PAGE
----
“You can be anything you want to be.”
That phrase certainly seemed to be ringing true for Eric LeGrand. He was average academically, never excelling in any particular area. However, his passion and talent for American football had gotten him a scholarship into Rutgers – one of the leading universities in America. People there were bigger, faster and stronger than he was. However, his hard work and determination led to him eventually becoming a starter for the team, providing a valuable contribution to the team’s defence. There was talk of him being drafted into the NFL, which would see him earn a minimum of $500,000 per year.
Not bad for someone “average.” However, on the 16th October 2010, his life would change forever.
Rutgers were playing a game against Army in front of 30,000 people at Metlife Stadium, where two NFL teams play their home games. As Rutgers kicked the ball away, LeGrand sprinted downfield to try and make a tackle. He did. LeGrand collided with the ball carrier, and it was immediately obvious something was wrong. He lay on his back, completely still. As he was stretchered off the field, he tried to give a thumbs up gesture to the crowd. He couldn’t.
“I thought I was going to die” LeGrand recalls. “I thought that was going to be the end of my chapter.”
He was nearly right. He’d fractured his C3 and C4 vertebrae, and needed emergency surgery to stabilize his spine. The surgery was a success, but he was paralyzed from the waist down, with doctors predicting that he’d never be able to breathe without use of a respirator.
That wasn’t the way Eric was, and it took him just six days before beginning to practice breathing independently. It took him a week more before he regained some movement in his shoulders and sensation throughout his body. Just seven months later, he had obtained movement in his arms, and began tweeting pictures of him standing upright at therapy. While all this was going on, he hadn’t forgotten about his education. Amazingly, he began to continue his course online, as he would use Skype to hear lectures three times a week. How does a 20 year old go from the prospect of fulfilling his lifelong dream and a chance to make millions to the reality that he may never walk again – and simply carry on with his life?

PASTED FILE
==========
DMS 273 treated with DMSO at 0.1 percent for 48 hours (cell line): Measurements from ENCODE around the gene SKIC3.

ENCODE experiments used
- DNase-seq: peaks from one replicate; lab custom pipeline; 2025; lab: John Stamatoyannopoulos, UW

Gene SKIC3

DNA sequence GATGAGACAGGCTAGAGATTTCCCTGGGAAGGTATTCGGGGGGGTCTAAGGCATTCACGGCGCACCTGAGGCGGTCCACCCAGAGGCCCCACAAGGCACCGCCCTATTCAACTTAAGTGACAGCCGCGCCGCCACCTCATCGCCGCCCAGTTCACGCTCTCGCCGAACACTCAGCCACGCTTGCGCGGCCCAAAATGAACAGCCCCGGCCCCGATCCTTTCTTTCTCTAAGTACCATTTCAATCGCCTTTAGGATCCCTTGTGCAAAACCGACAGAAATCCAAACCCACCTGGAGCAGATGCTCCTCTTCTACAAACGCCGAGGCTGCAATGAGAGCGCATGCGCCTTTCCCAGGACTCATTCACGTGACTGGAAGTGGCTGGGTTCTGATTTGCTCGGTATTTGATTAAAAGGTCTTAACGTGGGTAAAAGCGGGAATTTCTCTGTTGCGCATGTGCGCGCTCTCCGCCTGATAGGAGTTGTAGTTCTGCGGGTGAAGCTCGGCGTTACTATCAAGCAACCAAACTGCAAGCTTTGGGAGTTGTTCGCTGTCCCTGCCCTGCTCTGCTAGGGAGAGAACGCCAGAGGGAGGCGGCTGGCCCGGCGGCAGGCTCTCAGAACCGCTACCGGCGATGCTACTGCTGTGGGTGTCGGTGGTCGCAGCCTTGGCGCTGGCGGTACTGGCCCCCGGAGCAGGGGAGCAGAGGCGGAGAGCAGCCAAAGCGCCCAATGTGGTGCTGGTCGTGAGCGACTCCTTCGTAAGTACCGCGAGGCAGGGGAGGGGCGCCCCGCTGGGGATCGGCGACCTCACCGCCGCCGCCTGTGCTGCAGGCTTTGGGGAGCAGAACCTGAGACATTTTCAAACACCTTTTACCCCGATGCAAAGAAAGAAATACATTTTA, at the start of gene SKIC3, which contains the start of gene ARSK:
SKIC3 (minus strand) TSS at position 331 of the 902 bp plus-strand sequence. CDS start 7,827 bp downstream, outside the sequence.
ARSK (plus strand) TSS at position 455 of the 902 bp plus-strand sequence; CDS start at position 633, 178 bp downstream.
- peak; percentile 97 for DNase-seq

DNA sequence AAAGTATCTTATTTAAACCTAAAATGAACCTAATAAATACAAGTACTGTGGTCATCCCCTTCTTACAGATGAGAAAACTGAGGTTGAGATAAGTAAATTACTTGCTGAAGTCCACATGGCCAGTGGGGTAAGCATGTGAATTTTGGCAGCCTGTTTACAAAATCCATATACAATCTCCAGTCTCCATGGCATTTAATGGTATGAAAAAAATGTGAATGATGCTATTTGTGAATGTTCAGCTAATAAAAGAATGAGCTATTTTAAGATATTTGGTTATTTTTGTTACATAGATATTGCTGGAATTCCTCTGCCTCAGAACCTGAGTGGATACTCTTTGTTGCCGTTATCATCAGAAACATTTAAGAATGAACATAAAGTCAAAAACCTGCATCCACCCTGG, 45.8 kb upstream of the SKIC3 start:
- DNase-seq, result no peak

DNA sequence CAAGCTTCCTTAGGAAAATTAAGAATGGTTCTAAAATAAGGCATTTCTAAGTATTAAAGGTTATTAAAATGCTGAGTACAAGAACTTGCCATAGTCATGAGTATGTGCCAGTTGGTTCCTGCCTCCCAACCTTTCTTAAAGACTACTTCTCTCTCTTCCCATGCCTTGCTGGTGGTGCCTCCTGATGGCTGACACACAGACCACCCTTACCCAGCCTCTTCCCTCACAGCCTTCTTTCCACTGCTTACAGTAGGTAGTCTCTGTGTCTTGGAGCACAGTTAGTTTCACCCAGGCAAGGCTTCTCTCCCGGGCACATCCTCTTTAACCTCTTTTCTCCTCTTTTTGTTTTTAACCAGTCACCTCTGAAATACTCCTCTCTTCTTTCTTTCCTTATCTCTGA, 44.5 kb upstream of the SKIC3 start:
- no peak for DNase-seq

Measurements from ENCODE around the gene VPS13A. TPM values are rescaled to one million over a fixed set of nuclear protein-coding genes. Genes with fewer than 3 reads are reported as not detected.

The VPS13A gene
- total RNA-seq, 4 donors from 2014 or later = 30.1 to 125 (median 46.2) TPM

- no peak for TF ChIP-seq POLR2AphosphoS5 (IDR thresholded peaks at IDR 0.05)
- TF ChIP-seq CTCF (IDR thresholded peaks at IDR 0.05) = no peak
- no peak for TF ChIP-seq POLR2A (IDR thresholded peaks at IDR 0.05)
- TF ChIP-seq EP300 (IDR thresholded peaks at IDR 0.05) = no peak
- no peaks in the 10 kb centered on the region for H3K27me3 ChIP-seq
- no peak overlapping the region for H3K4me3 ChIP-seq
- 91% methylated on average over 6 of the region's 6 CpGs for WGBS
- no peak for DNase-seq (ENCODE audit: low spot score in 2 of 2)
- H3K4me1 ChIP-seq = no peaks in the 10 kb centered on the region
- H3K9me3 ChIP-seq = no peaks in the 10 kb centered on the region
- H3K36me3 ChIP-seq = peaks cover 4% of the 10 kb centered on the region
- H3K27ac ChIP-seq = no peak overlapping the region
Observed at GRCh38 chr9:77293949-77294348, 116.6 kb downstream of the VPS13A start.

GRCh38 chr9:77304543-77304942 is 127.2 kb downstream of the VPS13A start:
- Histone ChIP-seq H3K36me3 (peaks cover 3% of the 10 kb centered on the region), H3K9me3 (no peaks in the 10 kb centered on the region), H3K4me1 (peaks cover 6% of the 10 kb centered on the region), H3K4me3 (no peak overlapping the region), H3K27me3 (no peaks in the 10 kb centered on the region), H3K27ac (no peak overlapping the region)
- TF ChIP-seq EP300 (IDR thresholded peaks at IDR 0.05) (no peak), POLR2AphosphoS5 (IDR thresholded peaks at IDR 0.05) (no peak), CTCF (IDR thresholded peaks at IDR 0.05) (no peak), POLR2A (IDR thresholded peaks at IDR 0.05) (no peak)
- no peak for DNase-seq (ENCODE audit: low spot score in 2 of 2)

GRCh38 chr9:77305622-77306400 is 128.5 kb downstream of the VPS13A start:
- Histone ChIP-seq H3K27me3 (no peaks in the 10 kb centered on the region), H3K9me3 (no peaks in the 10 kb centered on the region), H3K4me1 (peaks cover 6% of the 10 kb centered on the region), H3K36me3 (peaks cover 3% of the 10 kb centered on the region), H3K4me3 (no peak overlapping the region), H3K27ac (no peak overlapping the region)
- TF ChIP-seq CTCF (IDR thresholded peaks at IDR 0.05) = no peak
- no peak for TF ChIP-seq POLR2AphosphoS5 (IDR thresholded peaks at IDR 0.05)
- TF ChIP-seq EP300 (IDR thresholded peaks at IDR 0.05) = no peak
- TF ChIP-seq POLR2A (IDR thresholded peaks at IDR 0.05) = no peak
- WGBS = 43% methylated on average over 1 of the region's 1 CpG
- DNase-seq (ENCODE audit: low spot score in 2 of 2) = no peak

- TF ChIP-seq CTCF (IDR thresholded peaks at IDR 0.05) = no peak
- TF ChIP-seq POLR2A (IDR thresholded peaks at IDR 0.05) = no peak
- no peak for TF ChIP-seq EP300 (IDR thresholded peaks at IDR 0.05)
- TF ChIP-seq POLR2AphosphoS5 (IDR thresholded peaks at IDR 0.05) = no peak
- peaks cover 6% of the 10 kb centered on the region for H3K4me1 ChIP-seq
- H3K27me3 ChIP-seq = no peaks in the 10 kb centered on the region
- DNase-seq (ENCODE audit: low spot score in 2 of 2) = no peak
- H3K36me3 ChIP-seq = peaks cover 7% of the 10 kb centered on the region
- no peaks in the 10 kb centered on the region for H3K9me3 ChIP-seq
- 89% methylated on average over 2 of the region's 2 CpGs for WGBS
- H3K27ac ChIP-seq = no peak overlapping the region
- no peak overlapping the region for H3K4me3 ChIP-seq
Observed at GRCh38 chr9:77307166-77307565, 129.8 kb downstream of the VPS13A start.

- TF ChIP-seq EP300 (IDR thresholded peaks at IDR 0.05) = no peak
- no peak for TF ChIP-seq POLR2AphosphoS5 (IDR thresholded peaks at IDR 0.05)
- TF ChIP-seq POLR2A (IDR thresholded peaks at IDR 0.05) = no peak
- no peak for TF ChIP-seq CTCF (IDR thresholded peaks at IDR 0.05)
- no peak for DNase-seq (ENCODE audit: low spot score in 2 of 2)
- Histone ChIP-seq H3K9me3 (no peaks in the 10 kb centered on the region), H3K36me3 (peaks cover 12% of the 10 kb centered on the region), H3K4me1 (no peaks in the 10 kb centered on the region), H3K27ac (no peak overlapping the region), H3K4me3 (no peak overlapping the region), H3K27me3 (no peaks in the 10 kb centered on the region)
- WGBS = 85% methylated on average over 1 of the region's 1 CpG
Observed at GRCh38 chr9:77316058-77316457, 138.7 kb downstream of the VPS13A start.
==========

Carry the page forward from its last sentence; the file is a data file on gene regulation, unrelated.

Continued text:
Well, that was just the way Eric was. When talking about losing the ability to feed himself, he admits that “At first it was a little bit weird; now I don’t care, I just want to eat the food” before breaking out into a big grin. After the two and a half hours it takes him to get ready each morning, he spends the next four in gruelling therapy – while smiling. He’s never once looked around and complained about how bad he has it, or wished that the accident hadn’t happened. He can’t change what’s happened. But he can change what will happen next. His first public appearance came just over a year after the injury, as he was set to go down the tunnel with the Rutgers coaching staff. Perhaps unsurprisingly, he was about to head out into a blizzard. His mother tried to talk him out of it. Not a chance. This was just “another thing” for Eric. The occasion was voted “The best moment in sports 2011” by Sports Illustrated.
When his college coach Greg Schiano left for a job in the NFL, he made Eric’s dream a reality, and phoned him to tell him that they’d be signing him. Despite being absolutely delighted, his first thought wasn’t for him – he asked Schiano “Do you really want to waste a roster spot on me? You could use that.” A month later, after attending the team’s practices, he retired so that Schiano could have that roster spot open.
It came as a surprise to no-one that his next career would be in motivational speaking. His talks always start with the same line – “I believe that I’ll be walking all over this world soon.”
You can be anything you want to be.